5 at 5: Philippe Couillard sworn in as Quebec premier

5 at 5: Philippe Couillard sworn in as Quebec premier

Also: Teen trouble at the Harper house, gas price spike, Jeb Bush for president and a Bieber faux pas

Quebec Premier Philippe Couillard waves as he is sworn in during a ceremony Wednesday, April 23, 2014 at the legislature in Quebec City. THE CANADIAN PRESS/Jacques Boissinot

Quebec Premier Philippe Couillard waves as he is sworn in during a ceremony on April 23, 2014 at the legislature in Quebec City. (Jacques Boissinot/CP)

Philippe Couillard officially becomes Quebec premier. Quebec has a Liberal government again and its leader, Couillard, was sworn in Wednesday afternoon. The Liberal leader also named his cabinet. Lise Theriault will be deputy premier and public security minister, while Carlos Leitao, a rookie politician with a background as a banking economist, will be finance minister. Quebec’s new premier takes over after a divisive and, at times, downright dirty campaign that saw PQ leader Pauline Marois and her party soundly defeated. Next up for Couillard: a meeting with Prime Minister Stephen Harper in Quebec on Thursday. Harper will certainly be happy to see a federalist leader at the helm in the province.

Party at the Harper residence?! One thing Harper will not be pleased about is a report that says paramedics were called to the Prime Minister’s home on Sunday to deal with a severely intoxicated 18-year-old woman. The Globe and Mail reports that the person paramedics treated is not a member of the Harper family, but a friend. Ben Harper, the couple’s eldest child, turns 18 this year. The legal drinking age in Ontario is 19 (though its 18 just across the border in Quebec). A message for Canadian parents: take solace in the fact that raising teens is a challenge, even if you’re the prime minister.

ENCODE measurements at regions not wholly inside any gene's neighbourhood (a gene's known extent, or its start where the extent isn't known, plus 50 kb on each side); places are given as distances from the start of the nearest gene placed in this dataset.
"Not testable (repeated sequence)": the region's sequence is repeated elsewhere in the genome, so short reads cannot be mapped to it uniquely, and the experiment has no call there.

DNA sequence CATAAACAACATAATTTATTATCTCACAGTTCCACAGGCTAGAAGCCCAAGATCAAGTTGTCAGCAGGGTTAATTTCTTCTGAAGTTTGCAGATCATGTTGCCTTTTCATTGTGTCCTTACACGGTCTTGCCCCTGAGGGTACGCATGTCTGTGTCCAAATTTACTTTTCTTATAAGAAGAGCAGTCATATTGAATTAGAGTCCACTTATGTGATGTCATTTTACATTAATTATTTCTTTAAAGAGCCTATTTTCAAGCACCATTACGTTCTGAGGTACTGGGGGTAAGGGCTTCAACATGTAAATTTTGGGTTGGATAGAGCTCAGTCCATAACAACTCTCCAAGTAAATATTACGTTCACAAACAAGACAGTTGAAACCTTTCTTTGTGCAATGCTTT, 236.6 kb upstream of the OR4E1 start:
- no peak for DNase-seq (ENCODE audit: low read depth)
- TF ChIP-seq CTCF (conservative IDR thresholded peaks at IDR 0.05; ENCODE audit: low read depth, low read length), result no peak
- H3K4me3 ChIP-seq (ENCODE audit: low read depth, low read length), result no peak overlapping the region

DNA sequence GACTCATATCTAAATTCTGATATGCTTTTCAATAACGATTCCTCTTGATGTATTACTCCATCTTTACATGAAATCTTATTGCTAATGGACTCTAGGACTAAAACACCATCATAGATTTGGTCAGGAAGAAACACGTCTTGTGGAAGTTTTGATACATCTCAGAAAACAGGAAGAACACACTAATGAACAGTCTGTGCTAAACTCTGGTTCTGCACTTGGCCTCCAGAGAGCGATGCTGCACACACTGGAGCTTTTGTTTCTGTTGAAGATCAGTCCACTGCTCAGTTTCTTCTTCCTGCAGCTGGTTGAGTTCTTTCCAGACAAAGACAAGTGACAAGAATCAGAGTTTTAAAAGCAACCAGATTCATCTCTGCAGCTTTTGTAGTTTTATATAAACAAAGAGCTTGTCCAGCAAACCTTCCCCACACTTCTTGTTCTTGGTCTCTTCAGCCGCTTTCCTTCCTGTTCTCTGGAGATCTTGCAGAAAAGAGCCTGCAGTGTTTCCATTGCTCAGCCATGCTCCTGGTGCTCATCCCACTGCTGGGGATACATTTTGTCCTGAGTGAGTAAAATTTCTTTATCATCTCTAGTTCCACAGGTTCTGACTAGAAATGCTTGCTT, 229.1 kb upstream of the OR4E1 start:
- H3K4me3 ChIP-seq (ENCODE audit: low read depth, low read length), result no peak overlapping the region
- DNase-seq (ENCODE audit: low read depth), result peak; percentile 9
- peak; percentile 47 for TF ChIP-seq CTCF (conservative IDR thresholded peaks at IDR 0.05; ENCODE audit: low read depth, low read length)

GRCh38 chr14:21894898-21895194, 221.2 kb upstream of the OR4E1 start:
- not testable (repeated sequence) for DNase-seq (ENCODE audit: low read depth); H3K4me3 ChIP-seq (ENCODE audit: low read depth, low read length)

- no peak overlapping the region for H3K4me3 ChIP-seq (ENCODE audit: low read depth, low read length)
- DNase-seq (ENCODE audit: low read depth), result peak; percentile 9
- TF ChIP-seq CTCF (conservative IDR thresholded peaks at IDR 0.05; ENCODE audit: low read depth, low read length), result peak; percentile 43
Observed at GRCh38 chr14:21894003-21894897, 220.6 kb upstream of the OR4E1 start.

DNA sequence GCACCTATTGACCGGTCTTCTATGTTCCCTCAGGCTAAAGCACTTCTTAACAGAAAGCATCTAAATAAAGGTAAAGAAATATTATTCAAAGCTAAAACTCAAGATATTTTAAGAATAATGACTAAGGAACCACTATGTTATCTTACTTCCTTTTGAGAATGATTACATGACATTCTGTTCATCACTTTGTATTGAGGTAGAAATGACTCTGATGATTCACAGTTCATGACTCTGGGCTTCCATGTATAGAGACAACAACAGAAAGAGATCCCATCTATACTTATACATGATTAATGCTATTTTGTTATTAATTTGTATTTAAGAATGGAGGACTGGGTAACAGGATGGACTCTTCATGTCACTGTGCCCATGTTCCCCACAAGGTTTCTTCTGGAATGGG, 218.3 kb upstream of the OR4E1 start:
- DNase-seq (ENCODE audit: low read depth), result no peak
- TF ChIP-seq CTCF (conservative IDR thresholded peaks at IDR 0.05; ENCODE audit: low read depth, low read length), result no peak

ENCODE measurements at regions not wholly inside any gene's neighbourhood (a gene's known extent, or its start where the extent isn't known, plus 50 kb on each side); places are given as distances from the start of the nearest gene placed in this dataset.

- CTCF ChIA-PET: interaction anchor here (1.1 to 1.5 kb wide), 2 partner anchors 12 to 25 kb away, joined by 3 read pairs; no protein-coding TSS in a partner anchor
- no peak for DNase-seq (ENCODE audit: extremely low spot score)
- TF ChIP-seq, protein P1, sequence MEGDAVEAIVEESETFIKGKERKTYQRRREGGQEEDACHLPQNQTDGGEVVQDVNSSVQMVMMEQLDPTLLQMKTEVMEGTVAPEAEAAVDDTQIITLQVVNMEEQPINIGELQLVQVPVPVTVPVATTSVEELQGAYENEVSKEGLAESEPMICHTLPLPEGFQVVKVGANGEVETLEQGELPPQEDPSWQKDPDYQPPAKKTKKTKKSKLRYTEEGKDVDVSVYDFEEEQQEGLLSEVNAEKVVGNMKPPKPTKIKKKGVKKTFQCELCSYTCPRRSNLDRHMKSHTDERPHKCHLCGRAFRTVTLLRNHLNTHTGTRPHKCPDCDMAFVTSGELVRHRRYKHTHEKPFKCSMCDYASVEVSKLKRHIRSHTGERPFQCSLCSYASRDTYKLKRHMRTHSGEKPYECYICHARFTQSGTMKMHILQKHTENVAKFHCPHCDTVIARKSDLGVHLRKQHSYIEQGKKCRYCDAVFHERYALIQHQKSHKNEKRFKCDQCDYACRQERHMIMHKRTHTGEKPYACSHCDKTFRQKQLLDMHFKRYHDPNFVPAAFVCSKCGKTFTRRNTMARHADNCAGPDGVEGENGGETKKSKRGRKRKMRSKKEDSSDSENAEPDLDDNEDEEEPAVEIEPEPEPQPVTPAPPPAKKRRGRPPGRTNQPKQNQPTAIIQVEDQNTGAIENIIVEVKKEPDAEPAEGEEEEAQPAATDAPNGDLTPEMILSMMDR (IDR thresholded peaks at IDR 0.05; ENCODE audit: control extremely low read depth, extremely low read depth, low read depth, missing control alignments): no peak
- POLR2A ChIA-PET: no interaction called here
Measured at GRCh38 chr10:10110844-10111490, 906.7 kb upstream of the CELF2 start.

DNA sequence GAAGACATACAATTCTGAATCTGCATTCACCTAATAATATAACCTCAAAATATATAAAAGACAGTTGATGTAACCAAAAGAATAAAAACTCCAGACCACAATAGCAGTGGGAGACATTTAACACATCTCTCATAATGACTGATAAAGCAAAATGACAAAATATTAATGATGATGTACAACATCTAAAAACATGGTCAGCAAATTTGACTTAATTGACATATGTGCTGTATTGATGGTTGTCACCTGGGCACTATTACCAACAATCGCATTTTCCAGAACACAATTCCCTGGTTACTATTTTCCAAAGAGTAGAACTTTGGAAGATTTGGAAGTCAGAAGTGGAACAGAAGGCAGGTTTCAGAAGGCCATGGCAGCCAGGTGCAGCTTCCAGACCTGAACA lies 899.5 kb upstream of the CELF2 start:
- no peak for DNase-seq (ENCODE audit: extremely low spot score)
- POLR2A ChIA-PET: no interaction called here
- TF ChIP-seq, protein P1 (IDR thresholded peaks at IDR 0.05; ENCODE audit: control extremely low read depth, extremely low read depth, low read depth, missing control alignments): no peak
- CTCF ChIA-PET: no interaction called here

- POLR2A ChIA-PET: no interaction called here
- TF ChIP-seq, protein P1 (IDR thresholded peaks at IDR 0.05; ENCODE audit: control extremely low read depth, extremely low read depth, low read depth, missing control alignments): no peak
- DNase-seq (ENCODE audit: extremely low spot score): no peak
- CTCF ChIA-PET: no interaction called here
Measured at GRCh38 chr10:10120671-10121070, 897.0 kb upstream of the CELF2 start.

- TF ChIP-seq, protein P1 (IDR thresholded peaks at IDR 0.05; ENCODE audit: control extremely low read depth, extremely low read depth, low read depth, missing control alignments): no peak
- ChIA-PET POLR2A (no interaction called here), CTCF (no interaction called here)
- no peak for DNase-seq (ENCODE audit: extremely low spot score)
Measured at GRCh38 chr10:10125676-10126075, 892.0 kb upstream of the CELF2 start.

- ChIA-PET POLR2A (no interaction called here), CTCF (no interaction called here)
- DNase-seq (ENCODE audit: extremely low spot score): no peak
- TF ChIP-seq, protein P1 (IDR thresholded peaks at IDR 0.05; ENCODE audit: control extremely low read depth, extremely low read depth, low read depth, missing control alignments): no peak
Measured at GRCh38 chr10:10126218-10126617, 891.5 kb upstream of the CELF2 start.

Get ready for a gas price spike. Gasoline prices across the country did their annual spring jump Wednesday, but the spike in prices was even greater than usual, with an average price above $1.37/litre across the country. Montreallers have it the worst, seeing nearly an eight-cent hike between Tuesday and Wednesday to bring prices around $1.53/litre. Factors affecting the price include the lower Canadian dollar and lower-than-usual gasoline reserves in refineries due to a cold winter. The good news: drivers could see some relief in time for the May long weekend, analysts predict. Until then, maybe it’s time to dust off that bicycle.

Jeb Bush admits he may be planning a run for president. Jeb Bush, brother to former president George W., confirmed that he is “digesting” a presidential bid in 2016. The comments, made at a closed-door fundraising event in New York for Catholic schools, is his most direct statement on the matter so far. Should Jeb make it real, he’ll be a top contender. “We now consider Bush the leader of the field if he decides to run,” a spokesman for the University of Virginia’s Institute of Politics told Maclean’s Washington Correspondent Luiza Ch. Savage. But, is the U.S. ready for President Bush No. 3? Savage looks at that question in more detail over here.

Honouring war criminals not cool, Biebes. Justin Bieber was forced to make a public apology after visiting the Yasukuni Shrine in Japan this week, a shrine which honours 14 Japanese leaders who committed atrocities against the Chinese and others in Asia during WWII. Both Chinese and South Korean fans were quick to take offence to the visit, especially after Bieber posted pictures of it on his Instagram account. Bieber later deleted the photos and posted a message saying he asked his driver to pull over so he could look at a beautiful shrine, not knowing what it stood for. “To anyone I have offended I am extremely sorry,” he wrote. “I love you China and I love you Japan.”